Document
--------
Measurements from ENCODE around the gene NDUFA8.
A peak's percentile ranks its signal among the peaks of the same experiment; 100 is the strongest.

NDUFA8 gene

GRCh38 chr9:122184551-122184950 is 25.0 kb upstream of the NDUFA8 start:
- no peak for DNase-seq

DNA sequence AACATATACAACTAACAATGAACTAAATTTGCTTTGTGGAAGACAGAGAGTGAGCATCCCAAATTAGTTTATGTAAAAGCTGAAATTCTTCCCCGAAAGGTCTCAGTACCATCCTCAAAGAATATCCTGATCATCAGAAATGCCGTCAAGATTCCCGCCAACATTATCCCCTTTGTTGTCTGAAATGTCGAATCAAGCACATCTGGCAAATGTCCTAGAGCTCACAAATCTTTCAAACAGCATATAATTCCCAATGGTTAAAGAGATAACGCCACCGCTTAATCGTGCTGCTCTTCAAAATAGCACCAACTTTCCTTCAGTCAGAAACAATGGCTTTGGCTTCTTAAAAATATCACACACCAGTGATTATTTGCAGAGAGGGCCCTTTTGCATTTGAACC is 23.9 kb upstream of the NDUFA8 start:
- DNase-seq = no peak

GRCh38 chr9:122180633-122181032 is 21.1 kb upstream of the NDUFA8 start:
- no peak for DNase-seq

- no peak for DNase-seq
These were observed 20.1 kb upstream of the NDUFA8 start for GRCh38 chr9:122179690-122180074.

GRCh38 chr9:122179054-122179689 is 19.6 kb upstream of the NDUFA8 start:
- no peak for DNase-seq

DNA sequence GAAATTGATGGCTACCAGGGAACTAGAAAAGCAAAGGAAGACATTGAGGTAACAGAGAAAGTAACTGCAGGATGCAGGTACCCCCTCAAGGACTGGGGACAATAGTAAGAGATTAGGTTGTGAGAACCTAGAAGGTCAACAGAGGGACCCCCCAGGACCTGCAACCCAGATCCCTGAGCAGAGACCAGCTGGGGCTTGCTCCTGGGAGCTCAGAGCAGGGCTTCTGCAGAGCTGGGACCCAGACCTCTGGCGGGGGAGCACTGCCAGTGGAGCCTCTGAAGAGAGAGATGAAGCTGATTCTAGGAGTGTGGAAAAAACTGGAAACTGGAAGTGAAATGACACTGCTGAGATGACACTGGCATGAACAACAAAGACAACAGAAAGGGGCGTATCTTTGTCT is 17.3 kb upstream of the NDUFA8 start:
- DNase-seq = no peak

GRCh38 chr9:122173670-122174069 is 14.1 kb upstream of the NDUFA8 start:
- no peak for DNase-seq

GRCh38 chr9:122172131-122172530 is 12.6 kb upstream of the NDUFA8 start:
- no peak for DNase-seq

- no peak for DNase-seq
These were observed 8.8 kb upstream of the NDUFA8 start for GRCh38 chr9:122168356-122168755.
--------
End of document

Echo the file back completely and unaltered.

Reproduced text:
Measurements from ENCODE around the gene NDUFA8.
A peak's percentile ranks its signal among the peaks of the same experiment; 100 is the strongest.

NDUFA8 gene

GRCh38 chr9:122184551-122184950 is 25.0 kb upstream of the NDUFA8 start:
- no peak for DNase-seq

DNA sequence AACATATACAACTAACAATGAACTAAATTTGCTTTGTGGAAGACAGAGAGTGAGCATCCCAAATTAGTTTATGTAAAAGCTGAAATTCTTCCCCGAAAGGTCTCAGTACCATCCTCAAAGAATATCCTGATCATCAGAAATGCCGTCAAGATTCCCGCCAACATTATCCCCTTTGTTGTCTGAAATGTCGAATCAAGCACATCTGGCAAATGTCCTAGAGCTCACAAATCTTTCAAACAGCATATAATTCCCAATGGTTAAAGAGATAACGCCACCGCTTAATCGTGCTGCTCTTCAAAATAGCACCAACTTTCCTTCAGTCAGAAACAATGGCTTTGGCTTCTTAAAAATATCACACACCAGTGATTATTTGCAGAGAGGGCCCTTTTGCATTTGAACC is 23.9 kb upstream of the NDUFA8 start:
- DNase-seq = no peak

GRCh38 chr9:122180633-122181032 is 21.1 kb upstream of the NDUFA8 start:
- no peak for DNase-seq

- no peak for DNase-seq
These were observed 20.1 kb upstream of the NDUFA8 start for GRCh38 chr9:122179690-122180074.

GRCh38 chr9:122179054-122179689 is 19.6 kb upstream of the NDUFA8 start:
- no peak for DNase-seq

DNA sequence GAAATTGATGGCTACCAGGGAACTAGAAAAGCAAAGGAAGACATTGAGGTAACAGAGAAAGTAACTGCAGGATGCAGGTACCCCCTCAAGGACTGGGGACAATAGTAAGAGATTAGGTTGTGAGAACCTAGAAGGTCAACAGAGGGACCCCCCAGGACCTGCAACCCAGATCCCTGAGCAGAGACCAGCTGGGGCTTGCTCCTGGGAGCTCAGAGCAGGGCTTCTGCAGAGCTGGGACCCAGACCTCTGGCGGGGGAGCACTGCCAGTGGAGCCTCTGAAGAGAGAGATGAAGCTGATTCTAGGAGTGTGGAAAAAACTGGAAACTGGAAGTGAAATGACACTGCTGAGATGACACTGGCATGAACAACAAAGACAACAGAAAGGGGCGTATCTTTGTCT is 17.3 kb upstream of the NDUFA8 start:
- DNase-seq = no peak

GRCh38 chr9:122173670-122174069 is 14.1 kb upstream of the NDUFA8 start:
- no peak for DNase-seq

GRCh38 chr9:122172131-122172530 is 12.6 kb upstream of the NDUFA8 start:
- no peak for DNase-seq

- no peak for DNase-seq
These were observed 8.8 kb upstream of the NDUFA8 start for GRCh38 chr9:122168356-122168755.